Senate Minority Leader Mitch McConnell on Tuesday warned Democrats against scrapping the 60-vote requirement for legislation after a top Senate Democrat accidentally outed plans to steamroll another bill through Congress without Republican votes.
McConnell (R-Ky.) did not directly mention the Monday hot-mic revelation from Senate Small Business Committee Chairman Sen. Ben Cardin (D-Md.) and instead pegged his remarks to pressure mounted on centrist Sens. Joe Manchin (D-WVa.) and Kyrsten Sinema (D-Ariz.) to fall in line.
“A number of Senate Democrats are trying to pressure the senior senators from West Virginia and Arizona to abandon their own very recent commitments to honor this central rule of the Senate,” McConnell said.
“The Senate Democrats who are pressuring our colleagues from Arizona and West Virginia to reverse themselves are not just arguing for some procedural tweak… They’re arguing for a radically less stable and less consensus-driven system of government.”
Manchin and Sinema publicly said in January they won’t agree to eliminate the 60-vote “filibuster” that applies to most legislation. Democratic leaders still can use a more restrictive budget reconciliation process that allows for a bare majority in the Senate.
With the support of Manchin and Sinema, Democrats rammed President Biden’s $1.9 trillion COVID-19 stimulus bill through Congress this month with no Republican votes. Cardin said that an infrastructure bill is “going to be put together similar.”
Senate Majority Whip Dick Durbin (D-Ill) on Monday railed against the filibuster, calling it a “weapon of mass obstruction.” Senate Majority Leader Chuck Schumer (D-NY) said Monday that “everything is on the table” to achieve the Democrats’ legislative goals.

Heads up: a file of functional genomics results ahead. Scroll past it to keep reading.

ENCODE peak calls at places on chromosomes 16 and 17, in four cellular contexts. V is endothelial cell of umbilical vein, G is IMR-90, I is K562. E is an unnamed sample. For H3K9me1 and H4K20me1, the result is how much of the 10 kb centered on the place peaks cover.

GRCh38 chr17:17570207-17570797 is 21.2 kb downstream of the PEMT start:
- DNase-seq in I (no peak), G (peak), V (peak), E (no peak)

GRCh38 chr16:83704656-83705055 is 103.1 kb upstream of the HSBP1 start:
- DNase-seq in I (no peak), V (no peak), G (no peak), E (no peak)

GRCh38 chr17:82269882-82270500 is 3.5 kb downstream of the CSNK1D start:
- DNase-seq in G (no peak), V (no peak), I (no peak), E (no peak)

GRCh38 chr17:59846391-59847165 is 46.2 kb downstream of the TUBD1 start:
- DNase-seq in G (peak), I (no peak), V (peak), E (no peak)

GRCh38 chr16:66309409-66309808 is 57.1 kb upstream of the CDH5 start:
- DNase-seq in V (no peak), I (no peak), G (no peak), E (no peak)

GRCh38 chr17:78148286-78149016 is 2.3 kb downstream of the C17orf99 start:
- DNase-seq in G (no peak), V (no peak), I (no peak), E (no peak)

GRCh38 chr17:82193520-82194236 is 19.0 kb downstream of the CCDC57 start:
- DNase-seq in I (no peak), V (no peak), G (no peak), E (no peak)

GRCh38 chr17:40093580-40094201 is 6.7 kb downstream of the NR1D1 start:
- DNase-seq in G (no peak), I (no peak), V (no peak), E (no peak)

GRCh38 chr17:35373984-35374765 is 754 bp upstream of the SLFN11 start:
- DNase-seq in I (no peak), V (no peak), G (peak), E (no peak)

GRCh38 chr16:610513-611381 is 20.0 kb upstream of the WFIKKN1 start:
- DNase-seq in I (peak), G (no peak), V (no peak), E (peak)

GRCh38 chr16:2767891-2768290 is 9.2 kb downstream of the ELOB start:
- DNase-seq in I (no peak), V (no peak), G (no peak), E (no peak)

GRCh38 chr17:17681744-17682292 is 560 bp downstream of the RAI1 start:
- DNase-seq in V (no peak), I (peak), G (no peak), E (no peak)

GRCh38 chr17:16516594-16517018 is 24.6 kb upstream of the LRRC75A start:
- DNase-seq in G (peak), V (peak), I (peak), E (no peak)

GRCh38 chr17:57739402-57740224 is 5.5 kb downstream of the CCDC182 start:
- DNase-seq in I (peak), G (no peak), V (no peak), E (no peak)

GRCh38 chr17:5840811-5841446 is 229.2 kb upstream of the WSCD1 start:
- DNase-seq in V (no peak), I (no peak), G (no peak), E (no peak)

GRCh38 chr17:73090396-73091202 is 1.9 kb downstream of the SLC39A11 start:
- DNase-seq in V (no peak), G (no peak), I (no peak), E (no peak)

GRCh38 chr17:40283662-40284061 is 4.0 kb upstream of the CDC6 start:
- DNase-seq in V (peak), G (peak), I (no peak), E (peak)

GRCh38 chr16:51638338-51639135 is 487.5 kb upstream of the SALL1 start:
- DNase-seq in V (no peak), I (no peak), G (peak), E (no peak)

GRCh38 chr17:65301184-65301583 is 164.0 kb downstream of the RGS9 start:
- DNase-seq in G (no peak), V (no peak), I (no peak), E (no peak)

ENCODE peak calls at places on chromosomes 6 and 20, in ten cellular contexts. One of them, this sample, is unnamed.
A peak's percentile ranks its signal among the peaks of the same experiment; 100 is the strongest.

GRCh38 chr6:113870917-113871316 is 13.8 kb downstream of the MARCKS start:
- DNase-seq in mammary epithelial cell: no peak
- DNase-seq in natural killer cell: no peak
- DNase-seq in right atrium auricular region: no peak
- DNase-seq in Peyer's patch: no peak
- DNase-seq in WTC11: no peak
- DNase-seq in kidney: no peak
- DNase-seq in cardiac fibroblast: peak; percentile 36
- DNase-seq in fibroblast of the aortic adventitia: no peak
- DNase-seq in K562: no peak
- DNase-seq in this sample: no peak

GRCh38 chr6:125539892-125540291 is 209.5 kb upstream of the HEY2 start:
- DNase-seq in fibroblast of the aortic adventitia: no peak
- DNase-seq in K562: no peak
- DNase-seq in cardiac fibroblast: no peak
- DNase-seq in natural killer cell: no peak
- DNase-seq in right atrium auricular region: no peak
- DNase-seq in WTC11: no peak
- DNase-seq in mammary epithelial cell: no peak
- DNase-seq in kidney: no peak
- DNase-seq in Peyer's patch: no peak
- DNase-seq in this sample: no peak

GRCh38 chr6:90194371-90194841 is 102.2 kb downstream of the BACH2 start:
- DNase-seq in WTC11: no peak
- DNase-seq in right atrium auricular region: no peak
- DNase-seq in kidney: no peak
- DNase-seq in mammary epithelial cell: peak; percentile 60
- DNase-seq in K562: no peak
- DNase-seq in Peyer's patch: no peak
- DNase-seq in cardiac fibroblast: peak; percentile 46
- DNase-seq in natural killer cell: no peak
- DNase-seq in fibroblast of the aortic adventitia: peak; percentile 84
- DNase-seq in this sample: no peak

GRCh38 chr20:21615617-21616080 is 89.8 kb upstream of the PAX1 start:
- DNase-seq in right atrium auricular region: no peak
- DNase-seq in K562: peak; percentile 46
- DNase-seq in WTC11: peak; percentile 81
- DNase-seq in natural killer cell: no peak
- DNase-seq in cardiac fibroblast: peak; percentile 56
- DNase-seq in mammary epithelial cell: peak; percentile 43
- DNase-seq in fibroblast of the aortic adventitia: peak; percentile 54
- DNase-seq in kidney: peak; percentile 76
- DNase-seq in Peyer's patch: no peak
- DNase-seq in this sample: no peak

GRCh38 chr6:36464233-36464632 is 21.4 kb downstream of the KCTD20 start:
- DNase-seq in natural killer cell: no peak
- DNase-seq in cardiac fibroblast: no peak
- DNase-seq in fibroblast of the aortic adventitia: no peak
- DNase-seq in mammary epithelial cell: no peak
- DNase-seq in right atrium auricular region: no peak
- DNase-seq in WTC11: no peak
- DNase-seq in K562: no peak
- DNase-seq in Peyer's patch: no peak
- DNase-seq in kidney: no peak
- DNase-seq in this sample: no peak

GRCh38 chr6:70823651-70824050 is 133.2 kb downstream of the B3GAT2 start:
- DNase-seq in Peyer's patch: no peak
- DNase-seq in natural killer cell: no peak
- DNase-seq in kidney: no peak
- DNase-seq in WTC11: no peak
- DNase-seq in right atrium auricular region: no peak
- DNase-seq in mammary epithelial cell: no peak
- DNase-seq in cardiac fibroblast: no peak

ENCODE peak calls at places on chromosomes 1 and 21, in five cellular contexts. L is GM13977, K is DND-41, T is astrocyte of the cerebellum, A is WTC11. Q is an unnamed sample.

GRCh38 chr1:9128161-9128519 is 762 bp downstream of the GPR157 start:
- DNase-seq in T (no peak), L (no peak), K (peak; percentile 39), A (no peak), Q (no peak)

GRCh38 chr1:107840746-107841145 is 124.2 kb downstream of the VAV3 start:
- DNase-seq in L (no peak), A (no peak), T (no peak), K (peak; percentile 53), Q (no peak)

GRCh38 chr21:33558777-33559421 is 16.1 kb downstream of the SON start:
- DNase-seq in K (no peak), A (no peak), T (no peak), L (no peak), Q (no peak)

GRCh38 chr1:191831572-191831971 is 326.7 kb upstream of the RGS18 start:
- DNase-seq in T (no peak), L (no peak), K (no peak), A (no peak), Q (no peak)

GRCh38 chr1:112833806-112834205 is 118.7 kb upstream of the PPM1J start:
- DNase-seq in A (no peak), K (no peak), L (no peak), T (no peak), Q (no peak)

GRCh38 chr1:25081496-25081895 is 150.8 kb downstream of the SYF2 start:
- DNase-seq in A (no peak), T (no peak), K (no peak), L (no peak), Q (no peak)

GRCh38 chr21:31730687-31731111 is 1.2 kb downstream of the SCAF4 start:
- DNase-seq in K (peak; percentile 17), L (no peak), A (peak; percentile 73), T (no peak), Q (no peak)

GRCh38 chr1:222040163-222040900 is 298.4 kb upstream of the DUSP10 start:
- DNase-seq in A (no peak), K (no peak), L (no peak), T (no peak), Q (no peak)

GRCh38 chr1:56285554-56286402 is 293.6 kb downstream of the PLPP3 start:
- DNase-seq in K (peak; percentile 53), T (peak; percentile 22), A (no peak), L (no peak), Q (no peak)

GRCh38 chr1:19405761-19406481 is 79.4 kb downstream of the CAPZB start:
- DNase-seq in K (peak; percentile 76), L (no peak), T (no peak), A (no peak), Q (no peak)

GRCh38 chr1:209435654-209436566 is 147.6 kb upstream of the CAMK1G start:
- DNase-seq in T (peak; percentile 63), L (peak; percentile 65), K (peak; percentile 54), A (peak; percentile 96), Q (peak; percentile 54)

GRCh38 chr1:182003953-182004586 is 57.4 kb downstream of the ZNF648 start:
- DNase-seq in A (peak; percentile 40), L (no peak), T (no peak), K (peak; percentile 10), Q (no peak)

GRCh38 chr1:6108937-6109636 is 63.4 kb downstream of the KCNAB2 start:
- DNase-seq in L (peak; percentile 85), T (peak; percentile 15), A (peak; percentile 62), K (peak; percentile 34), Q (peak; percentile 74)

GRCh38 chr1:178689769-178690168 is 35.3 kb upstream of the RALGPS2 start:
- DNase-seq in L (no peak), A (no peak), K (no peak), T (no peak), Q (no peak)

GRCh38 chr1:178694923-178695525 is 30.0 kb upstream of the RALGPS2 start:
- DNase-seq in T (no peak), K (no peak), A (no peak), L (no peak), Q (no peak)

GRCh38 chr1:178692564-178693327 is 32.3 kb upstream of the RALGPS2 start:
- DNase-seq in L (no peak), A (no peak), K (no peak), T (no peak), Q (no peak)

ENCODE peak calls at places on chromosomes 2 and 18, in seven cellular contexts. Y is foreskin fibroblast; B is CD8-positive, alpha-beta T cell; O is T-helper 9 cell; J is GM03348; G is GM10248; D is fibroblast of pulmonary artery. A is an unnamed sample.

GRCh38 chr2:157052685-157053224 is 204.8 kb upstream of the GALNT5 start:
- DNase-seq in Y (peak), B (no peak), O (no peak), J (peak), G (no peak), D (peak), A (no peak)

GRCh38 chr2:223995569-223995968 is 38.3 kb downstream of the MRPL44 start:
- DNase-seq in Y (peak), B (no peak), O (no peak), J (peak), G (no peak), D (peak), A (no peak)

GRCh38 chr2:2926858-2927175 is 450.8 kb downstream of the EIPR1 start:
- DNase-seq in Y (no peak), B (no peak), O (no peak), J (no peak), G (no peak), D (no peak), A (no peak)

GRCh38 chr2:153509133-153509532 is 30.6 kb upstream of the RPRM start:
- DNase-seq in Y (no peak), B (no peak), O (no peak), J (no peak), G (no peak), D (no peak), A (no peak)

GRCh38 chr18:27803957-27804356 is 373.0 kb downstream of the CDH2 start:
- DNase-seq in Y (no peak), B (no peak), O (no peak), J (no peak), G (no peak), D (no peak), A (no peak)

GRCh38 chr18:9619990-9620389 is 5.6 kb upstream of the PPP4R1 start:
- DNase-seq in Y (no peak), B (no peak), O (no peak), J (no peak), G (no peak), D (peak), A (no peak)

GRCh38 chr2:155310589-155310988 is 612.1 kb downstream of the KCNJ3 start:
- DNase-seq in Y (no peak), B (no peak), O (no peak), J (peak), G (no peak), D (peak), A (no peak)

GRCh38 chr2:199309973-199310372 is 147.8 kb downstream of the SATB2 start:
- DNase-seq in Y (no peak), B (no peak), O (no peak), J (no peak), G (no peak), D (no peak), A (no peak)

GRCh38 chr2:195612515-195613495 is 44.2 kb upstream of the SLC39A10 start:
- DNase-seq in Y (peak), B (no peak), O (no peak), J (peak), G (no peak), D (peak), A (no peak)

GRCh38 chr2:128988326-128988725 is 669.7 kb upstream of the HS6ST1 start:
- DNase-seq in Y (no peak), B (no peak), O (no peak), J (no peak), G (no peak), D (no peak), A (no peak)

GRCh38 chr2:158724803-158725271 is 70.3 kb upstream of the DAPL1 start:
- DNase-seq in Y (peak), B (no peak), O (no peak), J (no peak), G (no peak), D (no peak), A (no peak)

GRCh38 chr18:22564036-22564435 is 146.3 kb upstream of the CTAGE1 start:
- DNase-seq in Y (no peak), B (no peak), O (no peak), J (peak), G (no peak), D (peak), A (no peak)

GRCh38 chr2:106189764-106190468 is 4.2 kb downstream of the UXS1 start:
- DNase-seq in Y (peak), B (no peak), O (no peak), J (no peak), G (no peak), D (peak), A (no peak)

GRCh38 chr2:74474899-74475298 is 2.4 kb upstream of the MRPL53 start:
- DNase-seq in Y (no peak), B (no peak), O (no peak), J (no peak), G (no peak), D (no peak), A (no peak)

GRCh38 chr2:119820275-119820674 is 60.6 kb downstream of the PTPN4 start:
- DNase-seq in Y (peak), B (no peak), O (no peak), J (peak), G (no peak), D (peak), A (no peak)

But McConnell cited historical defense of the 60-vote threshold from Schumer and noted that when Republicans held the Senate, he resisted public calls from then-President Donald Trump to scrap the rule. He said that Democrats would regret lowering the threshold for bills when conservatives regain power and threatened in the meantime to gum up the gears of legislating.
“The legislative filibuster is the most important distinction between the Senate and the House. Without the 60 vote threshold for legislation, the Senate becomes a majoritarian institution,” McConnell said on the Senate floor.
“My colleagues and I have refused to kill the Senate for instant gratification. In 2017 and 2018, I was lobbied to do exactly what Democrats want to do now. A sitting president leaned on me to do it. He tweeted about it. What did I do?… I said to the president at that time, ‘No.’ I said no repeatedly because becoming a US senator comes with higher duties than steamrolling any obstacle to short term power,” McConnell said.
The GOP leader said that if Democrats moved to allow 50 votes for bills, “we will use every other rule to make tens of millions of Americans’ voices heard.”
He noted that arcane Senate rules are built around consensus and one “requires unanimous consent to turn the lights on before noon.”
“This chaos would not open up an express lane to liberal change. It would not open up an express lane for the Biden presidency to speed into the history books. The Senate would be more like a 100-car pileup, nothing moving,” McConnell said.